(In part adapted from Felder & Bosch 2000 and Rademakers 1998a)
View of the Southern part of the ENCI-quarry. Foto: Rengert Elburg, 2002.
The ENCI-quarry is located on the not very aptly named St. Pietersberg (Saint Peter's Mountain), a less than impressive lump rising to 111 metres a.s.l., just South of Maastricht in Dutch Limburg (click here for an overview of the region).
It is a well known fact, that even if God created the world, the Dutch constructed The Netherlands, and they found the presence of such a protuberance like the St. Pietersberg in clear contradiction with the name of their country. Add to this the fact, that the underground near Maastricht consists mostly of chalk, it could serve very well to beautify the rest of the country in the form of cement and concrete. In the last fifty years, the destruction of the hill was very successful, and now the bottom of the chalk pit is there where it should be in the Low Countries: around sea-level.
The resulting 100 metre deep hole is a geologists' and flintsourcerers dream. Not only is this the type-locality for the Upper Cretaceous Maastrichtian stage, it is one of the best and most complete exposures of the uppermost part of this epoch, and full of flint as well.
As this is the best place to sample the most important "chalks-with-flint" in the western part of Dutch Limburg, we will give a short summary of the flint-related geology of the Upper Cretacous of the region. Good overviews can be found in the two hard-to-come-by volumes Krijt van Zuid-Limburg by W.M. Felder & P.W. Bosch (TNO-NITG, 2000) and De prehistorische vuursteenmijnen van Ryckholt-St. Geertruid (Nederlandse Geologische Vereniging Afd. Limburg, 1998), both in Dutch. A more consise description in English is published in Excavations of prehistoric flint mines at Rijckholt-St. Geertruid (Limburg, The Netherlands) by Felder, Rademakers & de Grooth (DGUF 1998). Another, although somewhat older overview is Felder, Felder & Bromley 1980.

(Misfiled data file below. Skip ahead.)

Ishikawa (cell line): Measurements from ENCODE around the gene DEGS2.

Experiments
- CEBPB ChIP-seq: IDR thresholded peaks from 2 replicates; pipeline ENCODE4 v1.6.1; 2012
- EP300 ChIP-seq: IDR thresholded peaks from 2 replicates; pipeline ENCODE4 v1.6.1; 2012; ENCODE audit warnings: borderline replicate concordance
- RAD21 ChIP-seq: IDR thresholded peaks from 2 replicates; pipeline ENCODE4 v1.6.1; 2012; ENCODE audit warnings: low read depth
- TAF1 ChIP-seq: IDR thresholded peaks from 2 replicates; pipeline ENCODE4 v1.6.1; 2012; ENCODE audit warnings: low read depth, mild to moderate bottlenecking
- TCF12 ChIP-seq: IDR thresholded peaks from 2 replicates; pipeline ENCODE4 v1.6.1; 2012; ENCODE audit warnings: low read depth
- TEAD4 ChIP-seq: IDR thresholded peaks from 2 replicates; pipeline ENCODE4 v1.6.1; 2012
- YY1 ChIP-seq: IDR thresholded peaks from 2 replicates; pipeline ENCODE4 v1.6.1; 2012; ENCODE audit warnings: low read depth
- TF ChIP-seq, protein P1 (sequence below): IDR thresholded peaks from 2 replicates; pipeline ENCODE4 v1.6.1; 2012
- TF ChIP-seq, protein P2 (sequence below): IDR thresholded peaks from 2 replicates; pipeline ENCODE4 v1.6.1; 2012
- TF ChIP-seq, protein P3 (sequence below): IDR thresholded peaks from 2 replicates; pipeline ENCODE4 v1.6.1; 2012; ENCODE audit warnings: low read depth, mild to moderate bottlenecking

During the earlier stages of the Cretaceous, Southern Dutch Limburg was part of Brabant- and Ardenno-Rhenish Massives which formed a large peninsula in the Cretaceous ocean consisting of the combined Paris- and North Sea-Basins. As the relative sea level rose during the later part of the Santonian and Campanian, thick beds of coastal sediments, mostly consisting of sands, were deposited. These are the Aken and Vaals Formations, which lie directly on top of the Palaeozoic basement. Only at the end of the Campanian, waterdepth was sufficient for chalks to be deposited. The first fully marine sediments are the Zeven Wegen chalk, the lowest member of the Gulpen Formation, still of Campanian age.
Lithostratigraphy of the Upper Cretaceous in Dutch Limburg after Felder & Bosch 2000
Even if most members contain flint of some sort, there are only four levels of chalk-with-flints that are archaeologically relevant: the Lanaye and Emael Chalk, and to a lesser extend the Lixhe and Valkenburg units. To the right of the chronological and lithological columns in the scheme above, we have correlated the most important flint types in the region with their stratigraphical position within the Gulpen and Maastricht formations. This seems quite straightforward, but Murphy's Law applies as usual: nothing is as easy as it looks. There are two major grounds for confusion in the area, one caused by the local geology, the other by the naming of the flint-types.